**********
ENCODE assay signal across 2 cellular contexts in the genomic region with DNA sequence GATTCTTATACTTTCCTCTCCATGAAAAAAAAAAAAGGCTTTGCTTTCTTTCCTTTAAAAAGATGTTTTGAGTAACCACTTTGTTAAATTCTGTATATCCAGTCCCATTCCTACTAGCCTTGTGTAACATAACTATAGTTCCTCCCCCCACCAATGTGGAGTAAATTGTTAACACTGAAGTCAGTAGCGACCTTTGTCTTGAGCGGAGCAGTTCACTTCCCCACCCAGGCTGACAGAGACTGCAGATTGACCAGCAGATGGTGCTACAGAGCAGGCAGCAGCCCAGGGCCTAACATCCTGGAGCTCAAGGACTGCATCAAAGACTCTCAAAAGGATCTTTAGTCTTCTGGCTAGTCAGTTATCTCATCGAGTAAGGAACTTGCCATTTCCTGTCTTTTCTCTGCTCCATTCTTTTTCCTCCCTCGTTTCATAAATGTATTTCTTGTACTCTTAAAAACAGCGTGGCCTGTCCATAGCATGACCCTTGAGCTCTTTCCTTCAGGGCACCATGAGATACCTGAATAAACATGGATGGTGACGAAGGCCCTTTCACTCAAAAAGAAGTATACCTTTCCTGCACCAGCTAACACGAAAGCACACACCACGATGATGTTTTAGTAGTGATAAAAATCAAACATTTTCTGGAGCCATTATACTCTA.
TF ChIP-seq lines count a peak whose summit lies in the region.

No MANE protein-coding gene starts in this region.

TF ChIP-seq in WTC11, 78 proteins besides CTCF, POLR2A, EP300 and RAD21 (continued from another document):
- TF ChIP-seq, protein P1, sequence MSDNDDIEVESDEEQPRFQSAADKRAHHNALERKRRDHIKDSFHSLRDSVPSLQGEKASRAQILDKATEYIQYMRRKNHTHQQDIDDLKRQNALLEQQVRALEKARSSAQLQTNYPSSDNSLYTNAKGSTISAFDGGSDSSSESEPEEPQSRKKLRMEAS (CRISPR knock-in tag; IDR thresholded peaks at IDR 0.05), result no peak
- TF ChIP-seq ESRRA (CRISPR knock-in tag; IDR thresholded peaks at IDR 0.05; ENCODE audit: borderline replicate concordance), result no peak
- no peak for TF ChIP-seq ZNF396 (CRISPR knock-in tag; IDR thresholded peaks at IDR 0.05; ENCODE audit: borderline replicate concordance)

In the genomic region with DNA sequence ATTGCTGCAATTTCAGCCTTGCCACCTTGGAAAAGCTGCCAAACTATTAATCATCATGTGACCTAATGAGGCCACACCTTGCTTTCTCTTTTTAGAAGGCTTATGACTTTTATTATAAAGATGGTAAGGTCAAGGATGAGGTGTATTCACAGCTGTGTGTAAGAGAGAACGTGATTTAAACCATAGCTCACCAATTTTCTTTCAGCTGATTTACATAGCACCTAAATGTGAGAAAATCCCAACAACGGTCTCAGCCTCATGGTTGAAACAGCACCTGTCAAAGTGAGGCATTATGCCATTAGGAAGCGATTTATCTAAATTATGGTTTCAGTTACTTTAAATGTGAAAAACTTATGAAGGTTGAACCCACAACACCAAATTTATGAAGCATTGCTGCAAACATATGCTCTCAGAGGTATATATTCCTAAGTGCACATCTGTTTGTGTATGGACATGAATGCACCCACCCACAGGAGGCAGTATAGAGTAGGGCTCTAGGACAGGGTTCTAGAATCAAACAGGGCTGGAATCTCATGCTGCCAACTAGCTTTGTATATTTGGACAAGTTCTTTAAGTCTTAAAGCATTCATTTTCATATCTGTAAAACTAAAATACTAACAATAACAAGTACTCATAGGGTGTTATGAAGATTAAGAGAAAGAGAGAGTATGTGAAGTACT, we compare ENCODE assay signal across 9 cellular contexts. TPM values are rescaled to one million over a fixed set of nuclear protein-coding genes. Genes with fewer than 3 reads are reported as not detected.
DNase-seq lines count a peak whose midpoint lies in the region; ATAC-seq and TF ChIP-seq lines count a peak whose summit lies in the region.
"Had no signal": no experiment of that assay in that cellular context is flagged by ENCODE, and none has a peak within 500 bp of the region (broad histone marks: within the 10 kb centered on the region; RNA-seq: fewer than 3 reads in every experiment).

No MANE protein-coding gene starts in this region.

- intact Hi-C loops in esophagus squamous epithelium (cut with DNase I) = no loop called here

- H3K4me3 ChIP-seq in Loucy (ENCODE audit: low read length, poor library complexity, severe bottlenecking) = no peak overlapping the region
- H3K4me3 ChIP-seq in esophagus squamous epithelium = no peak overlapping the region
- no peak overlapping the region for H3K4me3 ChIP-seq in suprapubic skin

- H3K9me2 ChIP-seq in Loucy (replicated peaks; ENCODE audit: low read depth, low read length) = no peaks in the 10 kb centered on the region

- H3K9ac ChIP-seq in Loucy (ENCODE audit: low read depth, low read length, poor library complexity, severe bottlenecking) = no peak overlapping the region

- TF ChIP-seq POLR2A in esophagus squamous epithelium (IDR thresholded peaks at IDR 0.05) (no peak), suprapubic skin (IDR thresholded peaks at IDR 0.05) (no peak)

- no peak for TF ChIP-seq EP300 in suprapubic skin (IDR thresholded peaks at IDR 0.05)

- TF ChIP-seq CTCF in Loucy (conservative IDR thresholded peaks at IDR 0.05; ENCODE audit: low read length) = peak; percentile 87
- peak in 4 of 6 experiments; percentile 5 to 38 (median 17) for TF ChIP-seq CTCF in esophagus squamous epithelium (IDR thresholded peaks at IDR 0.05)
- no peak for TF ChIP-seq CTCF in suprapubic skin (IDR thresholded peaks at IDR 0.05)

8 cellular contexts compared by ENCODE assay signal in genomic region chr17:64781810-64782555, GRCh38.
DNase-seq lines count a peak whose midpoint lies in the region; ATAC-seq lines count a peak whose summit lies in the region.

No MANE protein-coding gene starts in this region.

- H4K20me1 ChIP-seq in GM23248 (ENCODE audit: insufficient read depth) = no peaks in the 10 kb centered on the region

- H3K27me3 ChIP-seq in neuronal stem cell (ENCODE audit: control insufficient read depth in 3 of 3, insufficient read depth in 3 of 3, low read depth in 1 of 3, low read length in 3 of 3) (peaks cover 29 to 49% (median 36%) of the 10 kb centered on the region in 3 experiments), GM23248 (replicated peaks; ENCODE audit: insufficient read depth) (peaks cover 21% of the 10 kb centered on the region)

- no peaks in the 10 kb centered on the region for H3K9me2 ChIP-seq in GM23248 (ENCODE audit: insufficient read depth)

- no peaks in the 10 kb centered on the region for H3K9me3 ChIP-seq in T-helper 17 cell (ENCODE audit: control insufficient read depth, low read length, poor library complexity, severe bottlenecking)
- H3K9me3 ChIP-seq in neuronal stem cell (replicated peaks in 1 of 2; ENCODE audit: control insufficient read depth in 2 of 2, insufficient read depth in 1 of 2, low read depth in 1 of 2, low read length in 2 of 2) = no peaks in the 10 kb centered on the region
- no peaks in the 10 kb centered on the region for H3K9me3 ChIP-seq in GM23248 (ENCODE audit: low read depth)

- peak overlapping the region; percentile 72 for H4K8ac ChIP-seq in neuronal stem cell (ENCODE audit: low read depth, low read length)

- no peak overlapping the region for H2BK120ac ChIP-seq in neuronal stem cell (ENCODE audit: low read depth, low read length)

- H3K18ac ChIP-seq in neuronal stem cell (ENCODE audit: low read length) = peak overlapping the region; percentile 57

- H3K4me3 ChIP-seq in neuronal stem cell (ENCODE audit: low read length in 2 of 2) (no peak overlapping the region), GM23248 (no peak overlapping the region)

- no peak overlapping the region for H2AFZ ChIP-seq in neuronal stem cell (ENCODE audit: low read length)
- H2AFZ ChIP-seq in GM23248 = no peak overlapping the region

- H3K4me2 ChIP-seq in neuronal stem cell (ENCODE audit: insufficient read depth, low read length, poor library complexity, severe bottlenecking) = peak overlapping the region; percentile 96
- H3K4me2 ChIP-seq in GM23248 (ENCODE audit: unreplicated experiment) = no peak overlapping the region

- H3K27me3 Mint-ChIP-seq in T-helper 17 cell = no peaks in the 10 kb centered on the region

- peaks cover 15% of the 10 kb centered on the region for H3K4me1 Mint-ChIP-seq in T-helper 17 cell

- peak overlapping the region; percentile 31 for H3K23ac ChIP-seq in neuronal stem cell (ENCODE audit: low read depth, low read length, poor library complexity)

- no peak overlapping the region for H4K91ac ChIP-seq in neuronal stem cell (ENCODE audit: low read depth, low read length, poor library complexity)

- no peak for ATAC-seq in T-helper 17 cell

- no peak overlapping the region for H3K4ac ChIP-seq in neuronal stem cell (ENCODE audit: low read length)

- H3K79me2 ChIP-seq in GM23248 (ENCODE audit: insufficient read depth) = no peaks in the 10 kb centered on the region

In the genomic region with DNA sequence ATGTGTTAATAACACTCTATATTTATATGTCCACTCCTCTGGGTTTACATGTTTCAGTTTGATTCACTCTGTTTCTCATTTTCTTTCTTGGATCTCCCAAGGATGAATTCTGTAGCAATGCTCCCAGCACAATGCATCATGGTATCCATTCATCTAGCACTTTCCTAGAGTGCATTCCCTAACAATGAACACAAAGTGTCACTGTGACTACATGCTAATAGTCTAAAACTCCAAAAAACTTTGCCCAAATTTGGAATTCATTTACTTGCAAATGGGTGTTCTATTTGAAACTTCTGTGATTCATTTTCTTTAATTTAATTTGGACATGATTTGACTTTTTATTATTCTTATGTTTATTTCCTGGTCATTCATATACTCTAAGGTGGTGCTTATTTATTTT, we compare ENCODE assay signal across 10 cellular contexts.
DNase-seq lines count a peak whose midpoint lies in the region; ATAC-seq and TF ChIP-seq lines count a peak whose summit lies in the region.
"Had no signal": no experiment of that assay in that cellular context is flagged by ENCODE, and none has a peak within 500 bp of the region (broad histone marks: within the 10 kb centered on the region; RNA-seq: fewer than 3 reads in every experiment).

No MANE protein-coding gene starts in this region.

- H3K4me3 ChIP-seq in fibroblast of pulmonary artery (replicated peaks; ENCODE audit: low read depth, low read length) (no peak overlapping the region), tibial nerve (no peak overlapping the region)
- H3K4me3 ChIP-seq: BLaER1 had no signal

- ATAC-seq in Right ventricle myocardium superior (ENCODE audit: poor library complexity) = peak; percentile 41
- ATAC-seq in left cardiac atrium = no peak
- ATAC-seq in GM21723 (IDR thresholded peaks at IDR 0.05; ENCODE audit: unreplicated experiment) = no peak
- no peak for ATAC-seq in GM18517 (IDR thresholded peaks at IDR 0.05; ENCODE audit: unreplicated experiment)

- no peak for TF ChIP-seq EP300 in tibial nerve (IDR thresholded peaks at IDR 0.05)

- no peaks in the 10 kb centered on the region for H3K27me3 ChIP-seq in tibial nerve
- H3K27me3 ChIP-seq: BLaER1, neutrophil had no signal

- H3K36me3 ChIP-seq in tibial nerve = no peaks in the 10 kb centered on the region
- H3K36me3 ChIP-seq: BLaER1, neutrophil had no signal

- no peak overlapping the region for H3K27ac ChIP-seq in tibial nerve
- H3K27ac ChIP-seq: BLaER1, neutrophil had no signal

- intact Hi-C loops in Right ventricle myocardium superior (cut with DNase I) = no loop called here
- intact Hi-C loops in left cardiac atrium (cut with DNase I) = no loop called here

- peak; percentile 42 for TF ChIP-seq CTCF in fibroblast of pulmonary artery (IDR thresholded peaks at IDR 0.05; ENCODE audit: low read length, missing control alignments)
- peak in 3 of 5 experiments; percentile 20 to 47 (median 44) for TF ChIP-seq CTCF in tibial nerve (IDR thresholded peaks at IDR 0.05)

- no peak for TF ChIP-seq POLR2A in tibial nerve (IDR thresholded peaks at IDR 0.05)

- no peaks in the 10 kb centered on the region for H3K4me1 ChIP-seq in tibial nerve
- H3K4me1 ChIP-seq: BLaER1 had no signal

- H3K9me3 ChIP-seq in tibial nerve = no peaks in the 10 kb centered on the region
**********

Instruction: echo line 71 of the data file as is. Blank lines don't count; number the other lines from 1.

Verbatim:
- H3K9me3 ChIP-seq in tibial nerve = no peaks in the 10 kb centered on the region